Mentioned

Check Out These Stunning Images Of The Super Bowl’s Bomber Trio Flyover

Here’s why Army helicopters have Native American names

FAA Files Reveal a Surprising Threat to Airline Safety: the U.S. Military’s GPS Tests

Gerbino Flight Systems: Innovations in Flight

Gerbino rotorcraft by listener Harold.

611 Aviation News

Boeing 737 MAX certification flight tests, Airbus job eliminations, updated airline COVID-19 health safety protocol requirements, Aeromexico bankruptcy, NBAA convention cancellation, concept of operations for Urban Air Mobility, possible Ryanair 737 MAX buy, Austrian Airlines to operate rail service, 2018 uncontained engine failure report, geared turbofan engine replacements, and yellow warning cards at Alaska Airlines.

Aviation News

What’s Trending in Aerospace – July 5, 2020

Boeing and FAA complete certification flight testing for the 737 MAX. A review of the data gathered from flight testing will be performed and a new Airworthiness Directive for 737 MAX operators will be published allowing a return to service. Also, Airbus plans to eliminate up to 15,000 jobs by the Summer of 2021. EASA has updated airline COVID-19 health safety protocol requirements including mandated aircraft cleaning and disinfecting. Aeromexico has filed for bankruptcy. NBAA canceled the Oct. 6-8, 2020 Business Aviation Convention and Exhibition in Orlando, Florida. FAA has released Concept of Operations V1.0 for Urban Air Mobility.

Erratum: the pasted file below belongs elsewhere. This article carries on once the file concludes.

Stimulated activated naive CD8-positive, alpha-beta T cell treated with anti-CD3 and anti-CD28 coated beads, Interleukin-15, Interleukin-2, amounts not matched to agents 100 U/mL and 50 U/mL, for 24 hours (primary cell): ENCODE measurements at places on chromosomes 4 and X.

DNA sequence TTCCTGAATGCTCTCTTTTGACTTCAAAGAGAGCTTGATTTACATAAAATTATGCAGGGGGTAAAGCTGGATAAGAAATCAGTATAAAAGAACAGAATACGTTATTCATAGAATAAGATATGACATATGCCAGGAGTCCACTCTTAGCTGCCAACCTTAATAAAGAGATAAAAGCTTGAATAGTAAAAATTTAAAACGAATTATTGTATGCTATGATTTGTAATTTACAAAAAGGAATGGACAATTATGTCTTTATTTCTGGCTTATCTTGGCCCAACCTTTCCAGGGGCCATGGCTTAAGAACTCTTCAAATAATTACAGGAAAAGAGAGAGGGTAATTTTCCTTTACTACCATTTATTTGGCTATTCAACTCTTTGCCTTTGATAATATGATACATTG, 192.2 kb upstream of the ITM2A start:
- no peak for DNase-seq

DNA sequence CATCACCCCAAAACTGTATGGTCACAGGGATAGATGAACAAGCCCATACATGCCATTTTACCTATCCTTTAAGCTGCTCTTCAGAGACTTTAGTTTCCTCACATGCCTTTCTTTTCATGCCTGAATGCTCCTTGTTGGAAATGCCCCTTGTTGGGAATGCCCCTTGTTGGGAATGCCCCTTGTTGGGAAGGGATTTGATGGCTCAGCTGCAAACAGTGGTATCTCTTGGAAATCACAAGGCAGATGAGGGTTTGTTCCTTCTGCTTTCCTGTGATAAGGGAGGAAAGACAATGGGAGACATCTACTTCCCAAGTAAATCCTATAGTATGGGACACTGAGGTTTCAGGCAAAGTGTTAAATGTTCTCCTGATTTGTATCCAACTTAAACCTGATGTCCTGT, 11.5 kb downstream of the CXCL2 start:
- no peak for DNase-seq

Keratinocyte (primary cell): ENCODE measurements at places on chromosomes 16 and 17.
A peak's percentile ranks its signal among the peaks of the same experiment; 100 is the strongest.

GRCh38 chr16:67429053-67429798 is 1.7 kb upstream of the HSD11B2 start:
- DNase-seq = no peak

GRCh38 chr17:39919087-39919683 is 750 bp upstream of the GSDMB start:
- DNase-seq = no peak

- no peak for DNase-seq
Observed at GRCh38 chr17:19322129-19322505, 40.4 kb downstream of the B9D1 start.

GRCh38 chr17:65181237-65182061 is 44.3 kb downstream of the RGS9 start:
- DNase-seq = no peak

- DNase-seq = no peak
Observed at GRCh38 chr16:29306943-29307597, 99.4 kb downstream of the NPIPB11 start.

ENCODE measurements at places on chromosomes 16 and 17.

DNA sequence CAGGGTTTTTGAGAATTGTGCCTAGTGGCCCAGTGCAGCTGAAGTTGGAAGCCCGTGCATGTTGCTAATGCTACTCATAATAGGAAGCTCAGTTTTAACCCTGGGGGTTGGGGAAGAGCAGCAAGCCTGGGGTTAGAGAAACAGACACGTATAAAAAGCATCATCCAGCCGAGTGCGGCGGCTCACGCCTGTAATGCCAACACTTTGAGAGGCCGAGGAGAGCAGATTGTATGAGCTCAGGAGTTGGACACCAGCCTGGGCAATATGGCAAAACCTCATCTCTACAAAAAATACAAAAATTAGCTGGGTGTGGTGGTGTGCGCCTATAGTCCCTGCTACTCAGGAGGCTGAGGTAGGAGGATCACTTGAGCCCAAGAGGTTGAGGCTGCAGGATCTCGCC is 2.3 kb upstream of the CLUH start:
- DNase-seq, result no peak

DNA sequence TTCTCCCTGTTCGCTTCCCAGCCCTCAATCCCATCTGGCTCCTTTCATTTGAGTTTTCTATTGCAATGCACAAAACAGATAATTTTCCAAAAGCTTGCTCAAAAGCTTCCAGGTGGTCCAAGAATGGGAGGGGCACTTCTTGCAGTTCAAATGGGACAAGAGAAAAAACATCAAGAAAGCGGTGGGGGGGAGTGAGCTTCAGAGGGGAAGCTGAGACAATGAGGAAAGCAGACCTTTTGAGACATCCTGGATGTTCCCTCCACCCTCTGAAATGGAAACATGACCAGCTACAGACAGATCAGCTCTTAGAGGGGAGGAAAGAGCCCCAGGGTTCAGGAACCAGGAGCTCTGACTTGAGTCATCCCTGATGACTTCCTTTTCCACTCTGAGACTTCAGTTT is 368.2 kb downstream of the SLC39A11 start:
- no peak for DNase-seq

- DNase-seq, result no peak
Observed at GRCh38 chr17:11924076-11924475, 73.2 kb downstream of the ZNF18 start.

Distressed Is Best As Ryanair Plans New 737 MAX Order With Boeing Amid Coronavirus Downturn

Ryanair CEO Michael O’Leary believes it’s a buyer’s market for the 737 MAX. “We’re in active negotiations now with Boeing for a MAX 10 order,” he said. Any deal is expected to close after the 737 MAX returns to service. Ryanair says they operate “a fleet of over 450 Boeing 737-800 series aircraft, with orders of up to 210 new Boeing 737 aircraft. This includes 135 new Boeing 737 MAX 200s, and options for 75 more MAX 200s, which will enable Ryanair to grow its fleet to 585 by 2024… The average age of the Ryanair fleet is approximately 6.5 years, and is set to get younger with the latest aircraft order.”

Struggling Austrian Airlines swaps planes for trains

Under the recent €600 million ($680m) government aid package for Australian Airlines, the airline must reduce domestic emissions by 50% by 2050. It must also end flights where there is a direct train connection to the airport that takes “considerably less than three hours.” To help meet these requirements, Austrian will discontinue its flight between Vienna and Salzburg and instead operate rail service.

Pratt & Whitney Training Cited in 2018 United Jet Engine Failure

In 2018, a United Airlines 777-200 with PW4077 engines flying from San Francisco to Honolulu experienced an uncontained engine failure when a fan blade broke loose. The National Transportation Safety Board’s final report points to a training issue and says two previous blade inspections revealed weakened material in the titanium blade. But the inspector interpreted the indications as to the way the blade was painted. The NTSB said P&W didn’t create specific training for inspectors or certify how they performed the work.

Pratt & Whitney  to replace  old,  faulty engines before deadline

A320neo airplanes powered by older geared turbofan engines have been problematic for Indian airlines IndiGo and GoAir. Pratt is replacing those engines against an August 31, 2020 deadline, and says it will complete the job before that date.

Alaska Airlines threatens unmasked fliers with yellow cards